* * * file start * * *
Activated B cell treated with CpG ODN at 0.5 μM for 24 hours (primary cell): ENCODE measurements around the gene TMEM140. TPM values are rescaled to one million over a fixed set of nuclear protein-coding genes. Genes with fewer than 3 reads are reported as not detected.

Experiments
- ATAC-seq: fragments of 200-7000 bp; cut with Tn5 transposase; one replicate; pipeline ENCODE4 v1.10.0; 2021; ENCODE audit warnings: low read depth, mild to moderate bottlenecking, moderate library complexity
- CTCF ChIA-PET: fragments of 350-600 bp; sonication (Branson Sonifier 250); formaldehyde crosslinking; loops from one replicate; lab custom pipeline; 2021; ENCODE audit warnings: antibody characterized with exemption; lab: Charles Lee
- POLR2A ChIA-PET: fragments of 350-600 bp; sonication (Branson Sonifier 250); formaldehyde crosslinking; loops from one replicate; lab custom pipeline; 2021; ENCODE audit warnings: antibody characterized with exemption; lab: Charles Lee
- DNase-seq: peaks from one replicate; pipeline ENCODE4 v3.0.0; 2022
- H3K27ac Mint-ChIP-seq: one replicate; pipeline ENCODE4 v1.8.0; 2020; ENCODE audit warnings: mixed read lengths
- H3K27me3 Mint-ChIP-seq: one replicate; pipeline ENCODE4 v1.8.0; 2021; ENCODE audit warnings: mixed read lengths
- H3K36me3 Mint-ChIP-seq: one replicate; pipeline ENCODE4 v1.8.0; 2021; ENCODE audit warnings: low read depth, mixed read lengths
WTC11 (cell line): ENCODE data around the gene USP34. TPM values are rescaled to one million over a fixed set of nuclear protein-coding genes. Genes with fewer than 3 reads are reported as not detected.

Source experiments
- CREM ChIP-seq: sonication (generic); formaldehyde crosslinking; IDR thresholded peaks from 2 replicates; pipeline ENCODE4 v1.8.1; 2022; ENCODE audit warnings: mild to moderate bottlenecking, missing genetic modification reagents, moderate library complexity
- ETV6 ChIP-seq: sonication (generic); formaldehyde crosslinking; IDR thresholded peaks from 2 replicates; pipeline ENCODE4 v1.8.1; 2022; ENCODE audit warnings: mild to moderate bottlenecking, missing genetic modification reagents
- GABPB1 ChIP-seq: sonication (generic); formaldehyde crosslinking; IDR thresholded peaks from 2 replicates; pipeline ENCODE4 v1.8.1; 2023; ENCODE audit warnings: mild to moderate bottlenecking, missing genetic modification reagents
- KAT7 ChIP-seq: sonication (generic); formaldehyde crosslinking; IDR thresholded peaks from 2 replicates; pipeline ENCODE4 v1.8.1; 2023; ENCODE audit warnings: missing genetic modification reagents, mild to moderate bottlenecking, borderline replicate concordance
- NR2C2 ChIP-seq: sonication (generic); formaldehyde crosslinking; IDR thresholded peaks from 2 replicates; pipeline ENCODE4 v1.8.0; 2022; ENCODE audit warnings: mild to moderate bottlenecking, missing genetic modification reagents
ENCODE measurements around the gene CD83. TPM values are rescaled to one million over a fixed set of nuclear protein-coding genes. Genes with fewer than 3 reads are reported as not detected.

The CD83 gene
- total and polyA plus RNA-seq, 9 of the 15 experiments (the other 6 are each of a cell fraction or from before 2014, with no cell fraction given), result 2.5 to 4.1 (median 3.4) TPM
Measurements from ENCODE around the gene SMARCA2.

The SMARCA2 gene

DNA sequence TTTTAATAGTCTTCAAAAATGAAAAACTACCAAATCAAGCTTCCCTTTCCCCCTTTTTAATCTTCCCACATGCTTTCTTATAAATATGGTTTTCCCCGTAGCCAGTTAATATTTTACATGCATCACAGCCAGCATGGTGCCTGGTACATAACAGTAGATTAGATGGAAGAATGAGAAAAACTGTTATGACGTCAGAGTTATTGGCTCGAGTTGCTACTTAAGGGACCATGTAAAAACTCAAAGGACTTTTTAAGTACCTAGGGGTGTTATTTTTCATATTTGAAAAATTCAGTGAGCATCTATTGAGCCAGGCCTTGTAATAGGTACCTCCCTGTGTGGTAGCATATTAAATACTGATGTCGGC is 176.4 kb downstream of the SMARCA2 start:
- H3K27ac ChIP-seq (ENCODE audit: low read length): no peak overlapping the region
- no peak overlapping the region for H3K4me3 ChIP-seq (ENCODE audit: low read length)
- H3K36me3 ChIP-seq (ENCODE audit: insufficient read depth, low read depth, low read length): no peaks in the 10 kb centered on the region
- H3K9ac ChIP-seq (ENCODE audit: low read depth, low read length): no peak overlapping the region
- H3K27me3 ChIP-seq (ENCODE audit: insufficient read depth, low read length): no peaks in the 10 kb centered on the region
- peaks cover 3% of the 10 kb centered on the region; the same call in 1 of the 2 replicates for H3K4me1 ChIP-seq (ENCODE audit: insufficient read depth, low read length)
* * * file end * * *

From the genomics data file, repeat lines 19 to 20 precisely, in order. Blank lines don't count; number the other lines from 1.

- total and polyA plus RNA-seq, 9 of the 15 experiments (the other 6 are each of a cell fraction or from before 2014, with no cell fraction given), result 2.5 to 4.1 (median 3.4) TPM
Measurements from ENCODE around the gene SMARCA2.